NO SEQUEL WITH SENATE GOP…. The president has, over the last week, engaged the House Republican caucus and the Senate Democratic caucus directly, delivering remarks and answering questions. Nothing was behind closed doors — the whole country could watch the events on television or online.

Now President Obama would like to stop by for a similar, publicly-available chat with Senate Republicans. Wouldn’t you know it, they’re not fond of the idea.

Senate Republicans don’t have much of an appetite to give President Barack Obama their version of question-and-answer time — not after seeing how Obama handled House Republicans last week.

“We’re always happy to hear from the president but I don’t really feel any compelling need to do it [on camera],” Texas Sen. John Cornyn, the Republicans’ chief campaign strategist, told POLITICO.

The White House has suggested that it would like Obama to address the Senate GOP Conference, with TV cameras present. Obama administration officials are eager for voters to see Obama operate in a format he relishes — and handle his former Senate colleagues the same way he did last week to House Republicans at their annual retreat.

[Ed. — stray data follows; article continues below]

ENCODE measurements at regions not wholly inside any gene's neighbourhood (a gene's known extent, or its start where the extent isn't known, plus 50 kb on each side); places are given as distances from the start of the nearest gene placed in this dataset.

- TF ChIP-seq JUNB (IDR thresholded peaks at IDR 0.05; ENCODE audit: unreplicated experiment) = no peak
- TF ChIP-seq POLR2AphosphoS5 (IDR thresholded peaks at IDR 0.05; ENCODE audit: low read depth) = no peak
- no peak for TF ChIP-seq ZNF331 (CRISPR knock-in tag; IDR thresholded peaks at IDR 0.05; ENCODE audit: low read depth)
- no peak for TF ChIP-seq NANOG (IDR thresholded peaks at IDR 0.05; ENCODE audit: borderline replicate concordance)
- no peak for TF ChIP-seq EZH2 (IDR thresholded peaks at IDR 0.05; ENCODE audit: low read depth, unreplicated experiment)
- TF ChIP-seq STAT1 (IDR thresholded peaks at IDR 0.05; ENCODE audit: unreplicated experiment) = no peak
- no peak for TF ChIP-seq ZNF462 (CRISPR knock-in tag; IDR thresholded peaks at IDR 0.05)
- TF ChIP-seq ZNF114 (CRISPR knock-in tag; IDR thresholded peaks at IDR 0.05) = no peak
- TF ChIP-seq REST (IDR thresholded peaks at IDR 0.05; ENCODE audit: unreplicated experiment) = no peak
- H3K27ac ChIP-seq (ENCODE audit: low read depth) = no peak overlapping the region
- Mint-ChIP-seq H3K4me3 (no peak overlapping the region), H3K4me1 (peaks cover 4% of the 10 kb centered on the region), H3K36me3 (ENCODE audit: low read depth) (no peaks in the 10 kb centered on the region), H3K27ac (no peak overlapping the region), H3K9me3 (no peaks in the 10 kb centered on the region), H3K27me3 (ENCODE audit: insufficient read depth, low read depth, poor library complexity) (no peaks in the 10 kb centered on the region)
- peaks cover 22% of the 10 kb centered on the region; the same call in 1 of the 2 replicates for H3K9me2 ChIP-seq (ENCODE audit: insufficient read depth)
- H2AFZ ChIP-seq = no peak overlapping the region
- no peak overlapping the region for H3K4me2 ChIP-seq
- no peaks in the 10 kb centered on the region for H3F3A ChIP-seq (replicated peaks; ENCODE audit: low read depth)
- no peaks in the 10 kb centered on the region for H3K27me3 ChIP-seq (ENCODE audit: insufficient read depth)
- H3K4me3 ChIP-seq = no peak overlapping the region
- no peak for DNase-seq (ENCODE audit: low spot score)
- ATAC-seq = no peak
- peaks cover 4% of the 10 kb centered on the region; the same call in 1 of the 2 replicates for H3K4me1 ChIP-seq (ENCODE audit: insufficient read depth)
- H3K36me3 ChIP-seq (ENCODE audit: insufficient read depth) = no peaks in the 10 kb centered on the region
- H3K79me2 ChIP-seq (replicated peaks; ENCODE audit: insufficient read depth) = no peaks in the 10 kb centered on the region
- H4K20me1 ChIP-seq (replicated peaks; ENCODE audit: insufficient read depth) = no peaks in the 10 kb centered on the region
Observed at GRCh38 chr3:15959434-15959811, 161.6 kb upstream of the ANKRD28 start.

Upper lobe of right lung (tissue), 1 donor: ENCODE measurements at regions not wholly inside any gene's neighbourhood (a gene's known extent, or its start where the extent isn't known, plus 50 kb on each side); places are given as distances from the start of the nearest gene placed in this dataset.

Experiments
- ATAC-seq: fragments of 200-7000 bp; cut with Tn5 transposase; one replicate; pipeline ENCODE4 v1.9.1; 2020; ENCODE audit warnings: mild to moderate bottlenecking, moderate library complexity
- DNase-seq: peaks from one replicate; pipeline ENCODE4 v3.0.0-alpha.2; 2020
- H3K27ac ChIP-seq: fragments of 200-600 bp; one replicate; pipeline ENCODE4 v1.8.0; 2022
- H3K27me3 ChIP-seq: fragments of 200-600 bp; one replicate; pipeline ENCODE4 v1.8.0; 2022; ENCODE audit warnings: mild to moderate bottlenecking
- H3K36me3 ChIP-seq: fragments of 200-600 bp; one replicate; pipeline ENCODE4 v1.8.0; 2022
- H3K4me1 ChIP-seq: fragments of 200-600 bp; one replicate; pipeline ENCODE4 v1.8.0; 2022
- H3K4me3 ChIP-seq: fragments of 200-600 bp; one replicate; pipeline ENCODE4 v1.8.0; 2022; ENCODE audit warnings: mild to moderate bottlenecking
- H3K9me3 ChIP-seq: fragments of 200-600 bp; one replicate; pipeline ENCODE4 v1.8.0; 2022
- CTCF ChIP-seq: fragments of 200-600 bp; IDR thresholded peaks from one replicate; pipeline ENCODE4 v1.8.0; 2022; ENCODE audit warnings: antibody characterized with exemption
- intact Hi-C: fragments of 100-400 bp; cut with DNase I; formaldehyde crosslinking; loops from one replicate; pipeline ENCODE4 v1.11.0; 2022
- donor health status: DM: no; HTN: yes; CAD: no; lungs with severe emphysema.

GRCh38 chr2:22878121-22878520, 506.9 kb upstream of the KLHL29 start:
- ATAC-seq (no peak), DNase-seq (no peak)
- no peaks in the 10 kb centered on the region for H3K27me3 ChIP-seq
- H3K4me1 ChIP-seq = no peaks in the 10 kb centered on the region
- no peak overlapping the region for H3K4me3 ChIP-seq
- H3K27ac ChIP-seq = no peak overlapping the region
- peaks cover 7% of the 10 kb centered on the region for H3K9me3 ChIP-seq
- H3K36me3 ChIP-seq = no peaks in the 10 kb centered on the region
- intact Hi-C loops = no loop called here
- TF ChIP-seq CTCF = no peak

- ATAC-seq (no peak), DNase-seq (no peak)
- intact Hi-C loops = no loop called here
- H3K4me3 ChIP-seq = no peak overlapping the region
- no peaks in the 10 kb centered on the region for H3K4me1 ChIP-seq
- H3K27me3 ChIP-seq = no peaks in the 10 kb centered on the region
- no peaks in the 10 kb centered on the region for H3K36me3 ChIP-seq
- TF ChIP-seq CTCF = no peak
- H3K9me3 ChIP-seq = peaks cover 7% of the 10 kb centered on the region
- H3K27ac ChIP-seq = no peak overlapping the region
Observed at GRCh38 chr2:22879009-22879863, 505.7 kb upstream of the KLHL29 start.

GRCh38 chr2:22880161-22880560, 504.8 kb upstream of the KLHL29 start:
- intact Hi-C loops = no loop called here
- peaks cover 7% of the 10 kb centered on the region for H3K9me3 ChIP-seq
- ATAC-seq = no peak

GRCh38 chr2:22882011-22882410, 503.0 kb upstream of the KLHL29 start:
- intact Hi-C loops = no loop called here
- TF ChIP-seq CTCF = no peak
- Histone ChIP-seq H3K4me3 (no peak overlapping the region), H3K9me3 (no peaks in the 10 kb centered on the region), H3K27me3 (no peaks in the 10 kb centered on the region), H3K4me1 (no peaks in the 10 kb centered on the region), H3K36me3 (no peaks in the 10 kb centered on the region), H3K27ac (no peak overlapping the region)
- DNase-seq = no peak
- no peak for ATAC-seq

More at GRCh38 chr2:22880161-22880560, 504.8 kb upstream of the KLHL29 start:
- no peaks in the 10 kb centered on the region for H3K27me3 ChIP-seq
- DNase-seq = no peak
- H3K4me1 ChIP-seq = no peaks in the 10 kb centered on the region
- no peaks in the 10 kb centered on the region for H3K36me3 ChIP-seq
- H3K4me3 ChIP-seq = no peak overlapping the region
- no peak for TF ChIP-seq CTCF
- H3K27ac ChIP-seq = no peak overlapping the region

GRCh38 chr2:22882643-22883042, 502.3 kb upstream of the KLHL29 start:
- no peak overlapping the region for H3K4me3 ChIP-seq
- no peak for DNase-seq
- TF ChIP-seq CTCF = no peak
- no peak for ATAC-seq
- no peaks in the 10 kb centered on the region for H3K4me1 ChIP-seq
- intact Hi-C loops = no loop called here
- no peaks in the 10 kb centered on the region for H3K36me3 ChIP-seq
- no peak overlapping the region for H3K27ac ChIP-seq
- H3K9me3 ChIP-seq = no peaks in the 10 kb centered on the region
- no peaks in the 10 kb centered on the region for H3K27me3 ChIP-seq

“They don’t want anything to do with it,” said a GOP insider. “They want the whole thing to just go away.”

I can’t say I blame them. Obama looked awfully strong in Baltimore last week, and Republican talking points crumble pretty quickly when smacked down by a president who knows what he’s talking about. It would have been entertaining to see a sequel, but GOP senators no doubt realize that Obama would make them appear foolish, too.

Notice, however, how Cornyn explains his caucus’s reluctance: “I think we’re more interested in serious public policy issues rather than providing another photo-opportunity for the president.”

Senate Republicans? More interested in “serious public policy”?

Can’t … type … laughing … too … hard….

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Follow Steve on Twitter @stevebenen. Steve Benen is a producer at MSNBC's The Rachel Maddow Show. He was the principal contributor to the Washington Monthly's Political Animal blog from August 2008 until January 2012.